My answer to this summer’s Design Challenge is: forget about tabs completely.
In the video above (slightly too lengthy, I admit), I try to explore a different approach to managing visited pages. I suggest using the loads of data stored in the browsing history (mining for patterns!) and present it in a way that exposes two new dimensions: time and tasks.
The clustory screen (a portmanteau word from “cluster” and “history”) would present a timeline of the visited pages, organized by themes, topics, or actions. Each horizontal line represents a cluster, and the pages belonging to the clusters are portrayed using screenshot thumbnails or favicons. At the top, there’s a timeline indicating the time of visits, and giving some other contextual information like the weather or even (not illustrated in the mock-up) wi-fi hotspot names (SSIDs), which you could identify as your own, your company’s or your school’s.
The sidebar on the right gives you some details about each cluster, such as:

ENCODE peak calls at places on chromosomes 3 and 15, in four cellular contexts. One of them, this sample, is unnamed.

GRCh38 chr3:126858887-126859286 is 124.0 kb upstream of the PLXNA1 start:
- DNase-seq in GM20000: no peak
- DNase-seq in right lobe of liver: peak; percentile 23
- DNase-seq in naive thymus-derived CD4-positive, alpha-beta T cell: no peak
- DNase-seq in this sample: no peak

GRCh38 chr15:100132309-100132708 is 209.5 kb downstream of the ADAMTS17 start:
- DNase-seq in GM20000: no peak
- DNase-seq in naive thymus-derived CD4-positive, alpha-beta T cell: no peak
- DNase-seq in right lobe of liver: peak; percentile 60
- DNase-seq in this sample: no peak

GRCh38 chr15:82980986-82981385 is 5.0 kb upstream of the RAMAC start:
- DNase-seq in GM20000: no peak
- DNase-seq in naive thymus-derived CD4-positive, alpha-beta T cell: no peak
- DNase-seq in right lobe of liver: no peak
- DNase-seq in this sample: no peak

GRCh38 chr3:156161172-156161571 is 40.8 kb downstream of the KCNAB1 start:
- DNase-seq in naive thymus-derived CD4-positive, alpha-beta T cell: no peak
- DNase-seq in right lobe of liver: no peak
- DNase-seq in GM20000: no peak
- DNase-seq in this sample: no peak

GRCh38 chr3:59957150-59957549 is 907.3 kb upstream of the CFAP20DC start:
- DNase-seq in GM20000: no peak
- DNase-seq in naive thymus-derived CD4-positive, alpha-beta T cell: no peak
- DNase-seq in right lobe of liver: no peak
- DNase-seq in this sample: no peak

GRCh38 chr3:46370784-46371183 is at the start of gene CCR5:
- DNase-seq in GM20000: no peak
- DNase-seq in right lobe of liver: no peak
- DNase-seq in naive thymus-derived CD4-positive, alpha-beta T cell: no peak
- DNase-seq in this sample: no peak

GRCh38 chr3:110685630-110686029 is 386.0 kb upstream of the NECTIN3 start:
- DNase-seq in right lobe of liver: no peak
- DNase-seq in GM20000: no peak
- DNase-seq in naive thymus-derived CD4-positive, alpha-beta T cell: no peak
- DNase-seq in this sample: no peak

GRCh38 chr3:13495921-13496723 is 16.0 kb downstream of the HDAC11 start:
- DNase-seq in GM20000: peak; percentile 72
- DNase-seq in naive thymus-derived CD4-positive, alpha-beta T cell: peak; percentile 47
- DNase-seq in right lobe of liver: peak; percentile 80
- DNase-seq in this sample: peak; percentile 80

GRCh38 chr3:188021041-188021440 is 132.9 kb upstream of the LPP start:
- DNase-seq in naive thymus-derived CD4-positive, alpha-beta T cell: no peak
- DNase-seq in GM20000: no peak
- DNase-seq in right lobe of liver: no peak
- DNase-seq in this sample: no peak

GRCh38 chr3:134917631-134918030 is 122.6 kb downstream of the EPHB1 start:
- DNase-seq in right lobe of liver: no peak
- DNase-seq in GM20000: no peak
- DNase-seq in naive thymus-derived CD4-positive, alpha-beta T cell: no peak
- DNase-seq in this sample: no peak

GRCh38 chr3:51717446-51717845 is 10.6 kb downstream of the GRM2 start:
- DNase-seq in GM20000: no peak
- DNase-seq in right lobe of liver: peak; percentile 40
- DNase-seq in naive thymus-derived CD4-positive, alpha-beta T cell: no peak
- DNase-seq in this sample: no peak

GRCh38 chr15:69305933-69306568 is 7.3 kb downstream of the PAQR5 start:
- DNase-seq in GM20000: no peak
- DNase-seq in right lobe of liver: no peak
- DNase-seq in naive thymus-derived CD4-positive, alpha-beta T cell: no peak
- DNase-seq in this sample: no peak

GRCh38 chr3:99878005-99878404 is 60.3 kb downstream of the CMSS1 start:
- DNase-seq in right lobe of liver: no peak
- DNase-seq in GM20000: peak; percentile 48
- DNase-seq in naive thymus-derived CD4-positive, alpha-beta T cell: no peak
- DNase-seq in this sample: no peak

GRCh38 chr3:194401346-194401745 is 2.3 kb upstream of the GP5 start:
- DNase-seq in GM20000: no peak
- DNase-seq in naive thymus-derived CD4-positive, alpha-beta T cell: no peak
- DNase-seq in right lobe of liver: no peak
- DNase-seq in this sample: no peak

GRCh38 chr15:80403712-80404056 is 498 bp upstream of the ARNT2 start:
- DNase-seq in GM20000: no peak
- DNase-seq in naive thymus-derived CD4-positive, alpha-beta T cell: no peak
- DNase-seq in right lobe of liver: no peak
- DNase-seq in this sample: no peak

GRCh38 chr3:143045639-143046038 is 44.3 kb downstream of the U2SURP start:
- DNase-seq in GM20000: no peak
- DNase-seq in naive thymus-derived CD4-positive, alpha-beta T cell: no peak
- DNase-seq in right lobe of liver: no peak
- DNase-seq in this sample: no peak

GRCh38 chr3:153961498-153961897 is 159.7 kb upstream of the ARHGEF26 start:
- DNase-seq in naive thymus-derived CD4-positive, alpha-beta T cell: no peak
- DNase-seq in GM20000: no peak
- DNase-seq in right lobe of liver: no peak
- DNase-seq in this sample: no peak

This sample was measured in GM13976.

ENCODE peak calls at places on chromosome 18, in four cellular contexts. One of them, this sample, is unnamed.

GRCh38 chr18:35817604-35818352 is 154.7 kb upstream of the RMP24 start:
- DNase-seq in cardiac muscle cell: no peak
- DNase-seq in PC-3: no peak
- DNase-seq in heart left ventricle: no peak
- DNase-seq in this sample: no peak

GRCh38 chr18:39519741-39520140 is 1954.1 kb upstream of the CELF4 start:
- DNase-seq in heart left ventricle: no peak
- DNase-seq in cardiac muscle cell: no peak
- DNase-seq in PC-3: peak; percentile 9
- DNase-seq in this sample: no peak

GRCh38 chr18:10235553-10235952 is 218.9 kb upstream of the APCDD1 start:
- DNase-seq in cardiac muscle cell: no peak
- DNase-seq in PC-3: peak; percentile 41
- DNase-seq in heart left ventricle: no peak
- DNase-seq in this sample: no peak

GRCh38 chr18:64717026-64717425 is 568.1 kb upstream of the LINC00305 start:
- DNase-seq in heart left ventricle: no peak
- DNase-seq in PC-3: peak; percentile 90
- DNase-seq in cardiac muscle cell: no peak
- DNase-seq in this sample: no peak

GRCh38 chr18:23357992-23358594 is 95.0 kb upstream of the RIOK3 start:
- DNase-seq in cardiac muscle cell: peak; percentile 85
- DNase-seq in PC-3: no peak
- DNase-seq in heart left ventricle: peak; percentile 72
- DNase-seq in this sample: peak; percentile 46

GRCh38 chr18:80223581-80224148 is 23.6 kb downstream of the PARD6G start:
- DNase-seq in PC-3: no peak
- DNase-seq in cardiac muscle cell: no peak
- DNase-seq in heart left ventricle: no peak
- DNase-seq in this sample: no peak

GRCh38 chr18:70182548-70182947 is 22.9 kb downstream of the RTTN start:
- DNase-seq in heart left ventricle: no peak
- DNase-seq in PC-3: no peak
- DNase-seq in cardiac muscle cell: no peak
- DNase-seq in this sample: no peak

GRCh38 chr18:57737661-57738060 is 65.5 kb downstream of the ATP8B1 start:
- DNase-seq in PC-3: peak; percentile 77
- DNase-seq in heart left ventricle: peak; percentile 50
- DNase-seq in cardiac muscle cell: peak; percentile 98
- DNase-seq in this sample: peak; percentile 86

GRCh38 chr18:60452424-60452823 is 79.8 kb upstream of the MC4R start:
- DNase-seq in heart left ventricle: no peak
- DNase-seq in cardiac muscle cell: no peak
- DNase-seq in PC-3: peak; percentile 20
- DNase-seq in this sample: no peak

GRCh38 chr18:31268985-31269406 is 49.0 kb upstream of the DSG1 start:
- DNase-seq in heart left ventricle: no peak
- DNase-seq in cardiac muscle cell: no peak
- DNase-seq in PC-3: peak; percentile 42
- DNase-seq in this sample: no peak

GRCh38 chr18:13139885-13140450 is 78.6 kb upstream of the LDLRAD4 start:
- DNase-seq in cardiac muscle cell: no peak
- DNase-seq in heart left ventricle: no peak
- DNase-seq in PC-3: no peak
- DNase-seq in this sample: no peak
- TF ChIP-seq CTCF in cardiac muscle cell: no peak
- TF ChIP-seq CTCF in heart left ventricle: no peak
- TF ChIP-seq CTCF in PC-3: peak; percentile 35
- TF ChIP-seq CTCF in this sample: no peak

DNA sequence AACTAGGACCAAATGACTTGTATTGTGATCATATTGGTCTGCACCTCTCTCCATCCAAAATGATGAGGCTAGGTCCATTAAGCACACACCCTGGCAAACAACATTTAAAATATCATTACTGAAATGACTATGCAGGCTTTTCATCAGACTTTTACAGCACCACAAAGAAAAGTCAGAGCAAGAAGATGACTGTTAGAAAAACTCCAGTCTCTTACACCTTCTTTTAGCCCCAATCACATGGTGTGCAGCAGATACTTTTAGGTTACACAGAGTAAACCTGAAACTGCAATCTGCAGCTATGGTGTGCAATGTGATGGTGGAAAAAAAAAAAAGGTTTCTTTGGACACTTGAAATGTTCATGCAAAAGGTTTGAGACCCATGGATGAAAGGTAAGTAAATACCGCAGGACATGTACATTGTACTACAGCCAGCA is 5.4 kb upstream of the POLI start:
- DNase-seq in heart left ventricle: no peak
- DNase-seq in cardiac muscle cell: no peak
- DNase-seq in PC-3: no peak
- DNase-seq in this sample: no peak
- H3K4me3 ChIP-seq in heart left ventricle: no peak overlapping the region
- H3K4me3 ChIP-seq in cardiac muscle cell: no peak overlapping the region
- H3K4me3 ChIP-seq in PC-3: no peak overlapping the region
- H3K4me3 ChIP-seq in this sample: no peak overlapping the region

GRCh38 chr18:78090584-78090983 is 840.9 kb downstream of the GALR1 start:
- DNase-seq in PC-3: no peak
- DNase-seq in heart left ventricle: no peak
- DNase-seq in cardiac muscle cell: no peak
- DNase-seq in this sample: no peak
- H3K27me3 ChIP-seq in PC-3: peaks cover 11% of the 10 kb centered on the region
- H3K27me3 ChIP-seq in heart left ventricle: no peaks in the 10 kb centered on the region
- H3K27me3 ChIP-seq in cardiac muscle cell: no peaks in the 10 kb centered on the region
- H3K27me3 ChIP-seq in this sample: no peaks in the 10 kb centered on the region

- a user-given name,
- most important keyword as identified by the clustering algorithm,
- last activity time,
- total time spent on the pages belonging to the cluster,
- action buttons: forget, bookmark, share (all pages in the cluster).
The page that you were viewing most recently is always the biggest thumbnail on the screen, to make it easy to click on it and leave the clustory screen. Moreover, it never disappears from the screen, even if you pan to see older visits or clusters that are below the page fold. Its meta-information is always visible, too. To get more information about other clusters, just hover over them, to expand them and show bigger thumbnails, as well some additional metadata.
You can drag and drop pages across clusters, for example when the algorithm isn’t accurate enough and made a mistake. Dropping a page into a new cluster would make the algorithm recalculate the probabilities of each word indicating that a new page belongs to it. Pages currently in the cluster would stay in it.
Which brings me to data mining. I believe that it would be sufficient to represent web documents as unordered collections of words that occur in them (the bag-of-words model). You could even go as far as checking only if a word is present in the document, without counting its occurrences. This would lead to a very simple binary representation that could then be used by a Naive Bayes classifier. The advantage of such approach is that we would be storing minimal amount of data per visited page and we wouldn’t need to recalculate the weights for each word and each document after opening a new page (as using an idf-based weight would require).
Please watch the video, download the Keynote presentation and share your thoughts in the comments. Thanks!